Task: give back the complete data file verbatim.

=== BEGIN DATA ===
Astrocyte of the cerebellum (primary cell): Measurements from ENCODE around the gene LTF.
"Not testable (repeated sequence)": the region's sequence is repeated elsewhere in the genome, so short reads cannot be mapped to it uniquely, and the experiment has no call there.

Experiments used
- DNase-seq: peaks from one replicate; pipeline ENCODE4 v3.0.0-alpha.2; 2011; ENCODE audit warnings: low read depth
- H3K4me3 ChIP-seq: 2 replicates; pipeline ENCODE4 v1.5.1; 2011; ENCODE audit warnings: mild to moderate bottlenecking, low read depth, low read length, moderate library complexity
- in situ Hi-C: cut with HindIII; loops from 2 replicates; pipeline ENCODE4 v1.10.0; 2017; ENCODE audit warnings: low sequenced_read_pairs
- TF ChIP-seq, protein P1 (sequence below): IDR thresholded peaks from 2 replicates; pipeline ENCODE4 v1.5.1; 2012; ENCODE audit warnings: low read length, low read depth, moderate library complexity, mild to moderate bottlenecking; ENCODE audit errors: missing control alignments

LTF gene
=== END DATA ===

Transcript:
Astrocyte of the cerebellum (primary cell): Measurements from ENCODE around the gene LTF.
"Not testable (repeated sequence)": the region's sequence is repeated elsewhere in the genome, so short reads cannot be mapped to it uniquely, and the experiment has no call there.

Experiments used
- DNase-seq: peaks from one replicate; pipeline ENCODE4 v3.0.0-alpha.2; 2011; ENCODE audit warnings: low read depth
- H3K4me3 ChIP-seq: 2 replicates; pipeline ENCODE4 v1.5.1; 2011; ENCODE audit warnings: mild to moderate bottlenecking, low read depth, low read length, moderate library complexity
- in situ Hi-C: cut with HindIII; loops from 2 replicates; pipeline ENCODE4 v1.10.0; 2017; ENCODE audit warnings: low sequenced_read_pairs
- TF ChIP-seq, protein P1 (sequence below): IDR thresholded peaks from 2 replicates; pipeline ENCODE4 v1.5.1; 2012; ENCODE audit warnings: low read length, low read depth, moderate library complexity, mild to moderate bottlenecking; ENCODE audit errors: missing control alignments

LTF gene